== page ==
Indian Journal of Medical Biochemistry

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VOLUME 26 , ISSUE 1 ( January-April, 2022 ) > List of Articles


Effect of Matrix and Source of Quality Specification Data on the Sigma Metrics of Common Chemistry Analytes in Clinical Laboratory

Srihita Mahavadi, Jayakumari Shanthakumari

Keywords : Biological variation, Clinical laboratory improvement amendments, Internal quality control, Matrix effect, The Sigma metric

Citation Information : Mahavadi S, Shanthakumari J. Effect of Matrix and Source of Quality Specification Data on the Sigma Metrics of Common Chemistry Analytes in Clinical Laboratory. Indian J Med Biochem 2022; 26 (1):1-8.

DOI: 10.5005/jp-journals-10054-0201

License: CC BY-NC 4.0

Published Online: 03-01-2023

Copyright Statement:  Copyright © 2022; The Author(s).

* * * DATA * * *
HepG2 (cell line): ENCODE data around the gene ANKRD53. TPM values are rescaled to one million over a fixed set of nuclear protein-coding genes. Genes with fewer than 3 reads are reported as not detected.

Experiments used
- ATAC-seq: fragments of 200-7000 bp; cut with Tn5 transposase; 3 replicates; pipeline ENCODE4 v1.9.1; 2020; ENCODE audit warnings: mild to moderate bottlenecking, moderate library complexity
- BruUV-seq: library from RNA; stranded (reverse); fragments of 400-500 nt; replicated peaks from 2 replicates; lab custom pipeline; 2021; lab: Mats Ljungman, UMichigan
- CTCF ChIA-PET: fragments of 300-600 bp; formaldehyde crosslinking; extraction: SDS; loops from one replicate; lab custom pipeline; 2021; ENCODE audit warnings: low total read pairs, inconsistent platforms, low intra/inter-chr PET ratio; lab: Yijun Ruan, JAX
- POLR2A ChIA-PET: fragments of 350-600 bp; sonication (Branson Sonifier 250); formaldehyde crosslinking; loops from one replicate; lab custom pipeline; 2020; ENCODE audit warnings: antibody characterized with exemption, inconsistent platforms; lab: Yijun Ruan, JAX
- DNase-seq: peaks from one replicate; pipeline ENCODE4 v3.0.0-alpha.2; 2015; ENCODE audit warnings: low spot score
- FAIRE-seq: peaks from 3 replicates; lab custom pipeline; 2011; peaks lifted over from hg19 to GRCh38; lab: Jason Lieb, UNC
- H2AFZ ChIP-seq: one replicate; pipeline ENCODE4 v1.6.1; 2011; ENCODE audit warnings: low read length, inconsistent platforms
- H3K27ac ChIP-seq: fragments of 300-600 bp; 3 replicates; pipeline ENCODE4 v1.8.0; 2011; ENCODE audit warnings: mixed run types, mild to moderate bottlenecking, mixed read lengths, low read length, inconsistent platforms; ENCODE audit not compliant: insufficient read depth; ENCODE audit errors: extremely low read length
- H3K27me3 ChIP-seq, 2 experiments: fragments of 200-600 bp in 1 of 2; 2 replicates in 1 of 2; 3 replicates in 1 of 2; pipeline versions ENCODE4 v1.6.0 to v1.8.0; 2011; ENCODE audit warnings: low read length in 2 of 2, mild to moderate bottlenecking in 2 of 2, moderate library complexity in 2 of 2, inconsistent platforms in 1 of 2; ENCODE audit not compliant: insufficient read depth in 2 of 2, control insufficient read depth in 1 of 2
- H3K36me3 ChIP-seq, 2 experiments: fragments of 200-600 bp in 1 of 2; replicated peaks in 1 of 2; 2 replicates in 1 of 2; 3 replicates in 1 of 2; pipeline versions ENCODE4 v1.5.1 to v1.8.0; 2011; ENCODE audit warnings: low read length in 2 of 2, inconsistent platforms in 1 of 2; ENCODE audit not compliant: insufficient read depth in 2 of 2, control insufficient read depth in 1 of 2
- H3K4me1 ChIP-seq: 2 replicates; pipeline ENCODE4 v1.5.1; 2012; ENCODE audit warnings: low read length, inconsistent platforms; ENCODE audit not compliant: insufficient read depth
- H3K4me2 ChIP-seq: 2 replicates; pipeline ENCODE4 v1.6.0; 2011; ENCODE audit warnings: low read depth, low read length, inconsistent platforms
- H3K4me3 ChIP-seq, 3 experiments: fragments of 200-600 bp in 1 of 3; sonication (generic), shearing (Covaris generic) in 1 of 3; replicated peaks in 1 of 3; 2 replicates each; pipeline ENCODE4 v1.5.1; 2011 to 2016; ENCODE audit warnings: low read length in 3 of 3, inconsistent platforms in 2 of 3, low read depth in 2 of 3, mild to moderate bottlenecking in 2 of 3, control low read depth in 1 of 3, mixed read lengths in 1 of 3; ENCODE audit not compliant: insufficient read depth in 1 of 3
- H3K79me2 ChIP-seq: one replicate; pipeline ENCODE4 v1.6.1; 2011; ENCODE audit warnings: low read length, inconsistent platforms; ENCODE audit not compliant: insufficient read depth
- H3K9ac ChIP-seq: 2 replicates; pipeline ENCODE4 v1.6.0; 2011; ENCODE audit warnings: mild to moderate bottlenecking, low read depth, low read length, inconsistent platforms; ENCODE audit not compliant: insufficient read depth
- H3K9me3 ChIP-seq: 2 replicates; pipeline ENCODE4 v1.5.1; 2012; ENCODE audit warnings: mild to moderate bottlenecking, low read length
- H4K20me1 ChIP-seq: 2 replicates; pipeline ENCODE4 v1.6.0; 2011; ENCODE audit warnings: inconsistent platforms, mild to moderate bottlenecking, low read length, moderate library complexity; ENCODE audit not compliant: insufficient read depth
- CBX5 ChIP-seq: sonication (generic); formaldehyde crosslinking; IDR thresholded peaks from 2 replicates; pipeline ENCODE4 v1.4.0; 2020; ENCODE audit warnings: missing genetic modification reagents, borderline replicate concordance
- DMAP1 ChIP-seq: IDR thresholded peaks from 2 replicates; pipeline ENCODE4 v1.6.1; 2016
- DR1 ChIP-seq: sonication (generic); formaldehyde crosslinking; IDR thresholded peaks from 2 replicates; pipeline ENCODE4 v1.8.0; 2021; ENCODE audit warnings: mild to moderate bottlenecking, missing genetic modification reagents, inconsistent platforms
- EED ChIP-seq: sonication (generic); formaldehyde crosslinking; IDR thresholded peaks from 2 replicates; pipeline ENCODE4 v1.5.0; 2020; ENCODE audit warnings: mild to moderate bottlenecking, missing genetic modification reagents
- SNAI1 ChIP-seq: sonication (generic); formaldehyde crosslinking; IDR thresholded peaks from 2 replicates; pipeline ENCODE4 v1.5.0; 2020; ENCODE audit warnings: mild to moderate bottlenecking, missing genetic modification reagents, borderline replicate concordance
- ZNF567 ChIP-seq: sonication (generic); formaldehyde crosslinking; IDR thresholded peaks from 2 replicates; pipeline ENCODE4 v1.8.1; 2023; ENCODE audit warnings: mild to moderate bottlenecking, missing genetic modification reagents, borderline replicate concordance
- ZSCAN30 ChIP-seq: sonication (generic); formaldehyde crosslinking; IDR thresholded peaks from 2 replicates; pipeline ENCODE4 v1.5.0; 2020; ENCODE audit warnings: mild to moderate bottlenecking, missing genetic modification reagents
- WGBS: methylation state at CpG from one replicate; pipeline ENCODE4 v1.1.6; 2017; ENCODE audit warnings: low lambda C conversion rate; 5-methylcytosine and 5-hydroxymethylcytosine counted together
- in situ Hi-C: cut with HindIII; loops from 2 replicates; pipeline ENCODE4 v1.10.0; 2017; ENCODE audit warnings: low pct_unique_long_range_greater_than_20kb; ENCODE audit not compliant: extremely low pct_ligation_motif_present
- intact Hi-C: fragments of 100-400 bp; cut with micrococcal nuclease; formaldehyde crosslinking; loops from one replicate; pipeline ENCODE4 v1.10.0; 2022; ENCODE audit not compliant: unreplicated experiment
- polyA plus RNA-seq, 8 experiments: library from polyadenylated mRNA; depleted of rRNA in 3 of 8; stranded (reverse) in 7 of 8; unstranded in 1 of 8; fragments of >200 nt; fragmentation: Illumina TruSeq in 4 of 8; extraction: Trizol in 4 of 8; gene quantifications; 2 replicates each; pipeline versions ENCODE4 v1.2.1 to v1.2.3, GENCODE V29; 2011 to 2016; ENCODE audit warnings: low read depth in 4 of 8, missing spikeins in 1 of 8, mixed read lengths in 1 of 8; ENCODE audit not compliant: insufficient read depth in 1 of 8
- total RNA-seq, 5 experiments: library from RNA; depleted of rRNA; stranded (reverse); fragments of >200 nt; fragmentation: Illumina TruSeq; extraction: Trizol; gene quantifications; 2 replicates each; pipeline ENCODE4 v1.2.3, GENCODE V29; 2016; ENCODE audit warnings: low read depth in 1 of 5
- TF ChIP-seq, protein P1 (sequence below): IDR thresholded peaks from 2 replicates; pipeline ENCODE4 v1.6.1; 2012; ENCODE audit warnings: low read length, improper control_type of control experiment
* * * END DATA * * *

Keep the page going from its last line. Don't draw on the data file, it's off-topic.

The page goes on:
Introduction and aim: Internal and external quality control (IQC and EQC) is used to monitor and evaluate the analytical process. Six Sigma provides an objective assessment of performance. The Sigma metrics (σ) are calculated using the coefficient of variation (CV), bias, and total allowable error (TEa). One of the pitfalls of the Sigma metrics calculation is that it depends upon the source of the variables used in the formula and the measurand matrix. Hence, this study was conducted to calculate the Sigma metrics of urea, creatinine, Na, and K in serum and urine using Tea from biological variation (BV) (urine and serum) and Clinical Laboratory Improvement Amendments (CLIA) (serum) and subsequently comparing the Sigma metrics of all four analytes using TEa from BV between serum and urine control and using TEa from BV in the same matrix (serum). Materials and methods: A cross-sectional study was conducted in the Department of Clinical Biochemistry, St. John's Medical College for 1 year (January–December 2018). Bio-Rad IQC (serum and urine) data have been used to calculate σ of urea, creatinine, Na, and K. The cumulative CV and bias were obtained using unity real-time software from Bio-Rad Laboratories. Total allowable error values were obtained from BV and CLIA guidelines. Results: Urea, creatinine, Na, and K showed higher σ in the urine control than in serum controls indicating the better performance of these parameters in the urine matrix than in serum. In the same matrix (serum control), creatinine, Na, and K had higher σ using TEa from CLIA than TEa from BV. Na showed the highest difference in σ value between the two sources (p-value < 0.001). However, serum urea showed higher σ using TEa from BV compared to TEa from CLIA. Conclusion: Our study showed that σ varies with the matrix; henceforth, one should be careful in extrapolating the performance characteristics in terms of Sigma of an analyte from one matrix to another. In the same matrix, σ also varies depending on the source of TEa used in the calculation. It is, thus, essential to mention the source of the variables used to calculate σ for a better interpretation.

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